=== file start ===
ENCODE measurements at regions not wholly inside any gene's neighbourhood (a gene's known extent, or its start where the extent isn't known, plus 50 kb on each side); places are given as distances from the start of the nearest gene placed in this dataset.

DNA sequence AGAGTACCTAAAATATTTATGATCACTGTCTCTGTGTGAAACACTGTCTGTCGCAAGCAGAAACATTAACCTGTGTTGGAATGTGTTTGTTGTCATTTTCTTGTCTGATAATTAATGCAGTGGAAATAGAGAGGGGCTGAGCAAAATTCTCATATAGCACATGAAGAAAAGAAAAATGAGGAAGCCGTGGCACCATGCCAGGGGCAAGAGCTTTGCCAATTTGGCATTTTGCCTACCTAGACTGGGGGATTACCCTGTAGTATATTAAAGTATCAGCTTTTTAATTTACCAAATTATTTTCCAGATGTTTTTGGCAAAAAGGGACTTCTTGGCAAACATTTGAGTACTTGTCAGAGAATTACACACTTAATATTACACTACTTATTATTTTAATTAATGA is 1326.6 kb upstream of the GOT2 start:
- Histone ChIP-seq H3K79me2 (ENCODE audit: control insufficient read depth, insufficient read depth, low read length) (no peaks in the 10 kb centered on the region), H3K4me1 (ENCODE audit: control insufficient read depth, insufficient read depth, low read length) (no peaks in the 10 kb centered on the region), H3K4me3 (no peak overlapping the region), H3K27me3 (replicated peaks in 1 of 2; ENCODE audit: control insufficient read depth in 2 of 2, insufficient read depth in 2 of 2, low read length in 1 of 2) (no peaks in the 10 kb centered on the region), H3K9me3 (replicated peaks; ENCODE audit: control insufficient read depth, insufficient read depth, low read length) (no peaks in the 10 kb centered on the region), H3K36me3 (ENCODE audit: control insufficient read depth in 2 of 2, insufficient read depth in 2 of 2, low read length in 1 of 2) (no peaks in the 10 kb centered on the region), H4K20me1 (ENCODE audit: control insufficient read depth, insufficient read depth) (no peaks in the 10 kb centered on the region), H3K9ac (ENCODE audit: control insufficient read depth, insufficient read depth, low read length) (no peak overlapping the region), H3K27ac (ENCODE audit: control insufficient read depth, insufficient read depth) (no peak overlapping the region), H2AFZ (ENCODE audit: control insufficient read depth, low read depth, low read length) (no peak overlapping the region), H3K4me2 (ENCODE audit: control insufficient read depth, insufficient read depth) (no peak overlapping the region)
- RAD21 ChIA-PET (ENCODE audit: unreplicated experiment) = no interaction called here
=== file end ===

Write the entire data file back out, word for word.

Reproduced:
ENCODE measurements at regions not wholly inside any gene's neighbourhood (a gene's known extent, or its start where the extent isn't known, plus 50 kb on each side); places are given as distances from the start of the nearest gene placed in this dataset.

DNA sequence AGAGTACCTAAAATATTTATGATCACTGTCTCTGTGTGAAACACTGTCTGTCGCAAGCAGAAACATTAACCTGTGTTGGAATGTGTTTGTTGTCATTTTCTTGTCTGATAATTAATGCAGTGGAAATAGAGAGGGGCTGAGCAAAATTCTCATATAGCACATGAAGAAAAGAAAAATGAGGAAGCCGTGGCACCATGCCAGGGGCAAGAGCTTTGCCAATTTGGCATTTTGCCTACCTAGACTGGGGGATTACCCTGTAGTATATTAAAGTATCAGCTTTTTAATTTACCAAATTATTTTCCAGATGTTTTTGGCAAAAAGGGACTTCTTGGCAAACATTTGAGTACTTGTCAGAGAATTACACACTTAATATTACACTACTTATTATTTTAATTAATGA is 1326.6 kb upstream of the GOT2 start:
- Histone ChIP-seq H3K79me2 (ENCODE audit: control insufficient read depth, insufficient read depth, low read length) (no peaks in the 10 kb centered on the region), H3K4me1 (ENCODE audit: control insufficient read depth, insufficient read depth, low read length) (no peaks in the 10 kb centered on the region), H3K4me3 (no peak overlapping the region), H3K27me3 (replicated peaks in 1 of 2; ENCODE audit: control insufficient read depth in 2 of 2, insufficient read depth in 2 of 2, low read length in 1 of 2) (no peaks in the 10 kb centered on the region), H3K9me3 (replicated peaks; ENCODE audit: control insufficient read depth, insufficient read depth, low read length) (no peaks in the 10 kb centered on the region), H3K36me3 (ENCODE audit: control insufficient read depth in 2 of 2, insufficient read depth in 2 of 2, low read length in 1 of 2) (no peaks in the 10 kb centered on the region), H4K20me1 (ENCODE audit: control insufficient read depth, insufficient read depth) (no peaks in the 10 kb centered on the region), H3K9ac (ENCODE audit: control insufficient read depth, insufficient read depth, low read length) (no peak overlapping the region), H3K27ac (ENCODE audit: control insufficient read depth, insufficient read depth) (no peak overlapping the region), H2AFZ (ENCODE audit: control insufficient read depth, low read depth, low read length) (no peak overlapping the region), H3K4me2 (ENCODE audit: control insufficient read depth, insufficient read depth) (no peak overlapping the region)
- RAD21 ChIA-PET (ENCODE audit: unreplicated experiment) = no interaction called here